Protest march is a matter of principle

Stabroek News
August 3, 2001

Dear Editor,

I refer to the letter captioned "Don't agree with protest march", by S. Persaud (3l.7.200l).

It appears Mr. Editor that the only yard stick that many Guyanese have to measure decency and what is right are the actions of the PNC/R. For it would appear that once the PNC takes a position, automatically some members of society would believe that the opposite view is the right one.

S. Persaud writes, "However, I am totally disappointed that the PNC/R is supporting this kind of action. I was surprised and horrified to read in the newspapers that they are planning a protest march because of the killings of the bandits on Mandela Avenue. How could this be?

The answer is a simple one. The actions of the police in 'executing' these three men was wrong. Irrespective of any crime committed by these men the police do not have the right to become judge, jury and executioner. The law dictates that these men should be apprehended and brought before a court of law, where they will be tried and sentenced.

Why shouldn't we protest, when members of the police force act illegally? When a wrong has been committed in society and the government fails to address such a wrong it is left to the citizenry to make known such wrongs, and to take action to see that it is discontinued. At least that is the way it works in a democratic state, the people are the guardian of democracy not the government alone, we all play a part.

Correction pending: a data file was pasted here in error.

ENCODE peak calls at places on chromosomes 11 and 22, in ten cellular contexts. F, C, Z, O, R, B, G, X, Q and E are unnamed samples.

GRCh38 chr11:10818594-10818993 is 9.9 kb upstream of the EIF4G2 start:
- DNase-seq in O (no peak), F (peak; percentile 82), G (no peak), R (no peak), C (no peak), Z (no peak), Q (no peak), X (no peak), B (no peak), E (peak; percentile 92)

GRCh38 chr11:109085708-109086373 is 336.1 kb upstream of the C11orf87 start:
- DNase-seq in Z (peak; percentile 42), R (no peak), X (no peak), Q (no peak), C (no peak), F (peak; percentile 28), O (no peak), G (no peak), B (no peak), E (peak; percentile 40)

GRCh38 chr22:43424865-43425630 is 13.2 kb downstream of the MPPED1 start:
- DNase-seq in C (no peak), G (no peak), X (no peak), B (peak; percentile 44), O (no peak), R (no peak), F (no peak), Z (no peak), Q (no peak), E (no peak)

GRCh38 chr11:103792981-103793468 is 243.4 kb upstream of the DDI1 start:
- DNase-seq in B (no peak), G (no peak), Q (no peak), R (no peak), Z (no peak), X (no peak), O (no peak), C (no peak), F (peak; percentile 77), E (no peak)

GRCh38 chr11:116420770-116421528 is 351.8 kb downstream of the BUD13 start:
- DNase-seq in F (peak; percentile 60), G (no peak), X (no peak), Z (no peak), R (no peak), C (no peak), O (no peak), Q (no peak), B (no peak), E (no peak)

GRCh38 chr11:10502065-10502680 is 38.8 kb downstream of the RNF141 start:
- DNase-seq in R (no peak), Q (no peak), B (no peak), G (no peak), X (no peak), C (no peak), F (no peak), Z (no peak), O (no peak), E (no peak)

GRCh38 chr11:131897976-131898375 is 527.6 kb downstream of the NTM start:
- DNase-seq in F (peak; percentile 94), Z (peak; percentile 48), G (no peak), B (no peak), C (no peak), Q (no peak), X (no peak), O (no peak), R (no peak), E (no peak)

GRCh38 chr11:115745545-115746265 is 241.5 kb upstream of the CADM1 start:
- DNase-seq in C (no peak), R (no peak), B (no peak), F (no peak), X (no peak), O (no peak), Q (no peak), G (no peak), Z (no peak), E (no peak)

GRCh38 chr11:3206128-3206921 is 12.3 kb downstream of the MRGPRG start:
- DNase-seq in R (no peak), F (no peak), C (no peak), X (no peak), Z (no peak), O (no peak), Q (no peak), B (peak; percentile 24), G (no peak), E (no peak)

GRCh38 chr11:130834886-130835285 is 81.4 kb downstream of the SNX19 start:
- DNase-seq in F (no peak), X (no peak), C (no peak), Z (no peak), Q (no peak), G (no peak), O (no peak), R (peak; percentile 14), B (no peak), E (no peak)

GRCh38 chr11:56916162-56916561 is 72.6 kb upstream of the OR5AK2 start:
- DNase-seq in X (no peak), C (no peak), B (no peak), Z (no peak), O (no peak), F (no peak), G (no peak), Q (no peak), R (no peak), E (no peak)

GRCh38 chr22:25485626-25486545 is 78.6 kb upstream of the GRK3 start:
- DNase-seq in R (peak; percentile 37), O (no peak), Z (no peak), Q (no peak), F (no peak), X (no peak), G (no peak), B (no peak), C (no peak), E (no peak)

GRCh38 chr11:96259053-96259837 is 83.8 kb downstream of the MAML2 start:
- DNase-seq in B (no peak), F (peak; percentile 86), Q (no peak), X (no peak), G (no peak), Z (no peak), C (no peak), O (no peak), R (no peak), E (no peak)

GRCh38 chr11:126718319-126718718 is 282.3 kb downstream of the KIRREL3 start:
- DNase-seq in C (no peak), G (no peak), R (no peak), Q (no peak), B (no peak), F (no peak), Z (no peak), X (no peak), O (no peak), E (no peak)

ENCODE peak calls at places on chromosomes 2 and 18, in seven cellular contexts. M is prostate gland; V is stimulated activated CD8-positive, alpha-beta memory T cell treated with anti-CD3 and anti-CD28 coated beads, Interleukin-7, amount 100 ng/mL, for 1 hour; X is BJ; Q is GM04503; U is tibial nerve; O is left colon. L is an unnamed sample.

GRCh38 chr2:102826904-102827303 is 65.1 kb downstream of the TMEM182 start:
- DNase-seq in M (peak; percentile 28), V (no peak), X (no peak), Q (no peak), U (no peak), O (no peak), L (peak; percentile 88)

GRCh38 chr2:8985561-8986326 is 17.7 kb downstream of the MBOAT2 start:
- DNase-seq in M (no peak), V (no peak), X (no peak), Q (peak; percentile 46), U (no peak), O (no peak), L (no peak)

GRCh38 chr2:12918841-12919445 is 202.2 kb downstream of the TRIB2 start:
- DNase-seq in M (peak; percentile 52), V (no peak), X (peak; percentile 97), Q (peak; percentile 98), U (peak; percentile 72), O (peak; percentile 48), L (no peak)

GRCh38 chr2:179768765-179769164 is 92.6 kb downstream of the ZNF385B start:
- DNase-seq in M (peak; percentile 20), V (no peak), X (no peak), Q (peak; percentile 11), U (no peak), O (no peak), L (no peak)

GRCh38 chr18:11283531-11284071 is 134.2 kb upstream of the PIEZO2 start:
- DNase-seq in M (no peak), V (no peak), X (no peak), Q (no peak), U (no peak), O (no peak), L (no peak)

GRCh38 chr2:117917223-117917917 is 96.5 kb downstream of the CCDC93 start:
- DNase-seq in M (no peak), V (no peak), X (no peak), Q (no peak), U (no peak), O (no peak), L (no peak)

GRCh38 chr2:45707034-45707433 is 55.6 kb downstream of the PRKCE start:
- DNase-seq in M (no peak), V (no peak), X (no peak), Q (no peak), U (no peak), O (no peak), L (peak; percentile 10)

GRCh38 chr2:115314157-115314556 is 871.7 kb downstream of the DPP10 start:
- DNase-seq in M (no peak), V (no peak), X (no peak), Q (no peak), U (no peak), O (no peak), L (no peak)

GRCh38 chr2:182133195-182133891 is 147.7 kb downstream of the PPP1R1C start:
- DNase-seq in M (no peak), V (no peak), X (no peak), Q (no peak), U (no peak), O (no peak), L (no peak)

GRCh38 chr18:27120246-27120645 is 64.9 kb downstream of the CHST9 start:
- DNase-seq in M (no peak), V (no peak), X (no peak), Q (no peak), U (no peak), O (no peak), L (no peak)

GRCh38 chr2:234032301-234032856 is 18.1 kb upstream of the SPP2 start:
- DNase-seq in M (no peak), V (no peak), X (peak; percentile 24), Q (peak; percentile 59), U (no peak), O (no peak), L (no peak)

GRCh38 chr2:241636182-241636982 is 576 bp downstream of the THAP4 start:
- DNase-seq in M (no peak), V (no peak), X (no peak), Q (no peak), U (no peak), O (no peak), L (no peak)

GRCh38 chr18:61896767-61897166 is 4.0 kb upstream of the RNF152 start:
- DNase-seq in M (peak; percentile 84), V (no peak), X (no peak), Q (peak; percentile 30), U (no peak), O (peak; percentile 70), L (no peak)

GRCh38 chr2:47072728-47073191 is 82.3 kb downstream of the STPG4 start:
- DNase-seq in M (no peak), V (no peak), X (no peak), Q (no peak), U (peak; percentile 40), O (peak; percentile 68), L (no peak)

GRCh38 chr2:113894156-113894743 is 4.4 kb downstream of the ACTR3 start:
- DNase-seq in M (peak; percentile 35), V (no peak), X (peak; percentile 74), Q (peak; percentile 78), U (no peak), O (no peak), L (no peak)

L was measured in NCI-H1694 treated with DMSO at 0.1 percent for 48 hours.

The protest march by the PNC/R should be seen as one of principle rather than one condoning the actions of criminals.

I for one will march, and I will march to let the police force know that they do not have the right to execute people. I will also march to encourage those officers who have committed themselves to carrying out their duties in accordance with the laws. I will march to let criminals know that they cannot hold Guyana to ransom. And I will march to let the government know that wrong is wrong irrespective of who commits such wrongs.

Yours faithfully,
Adaiah Bascom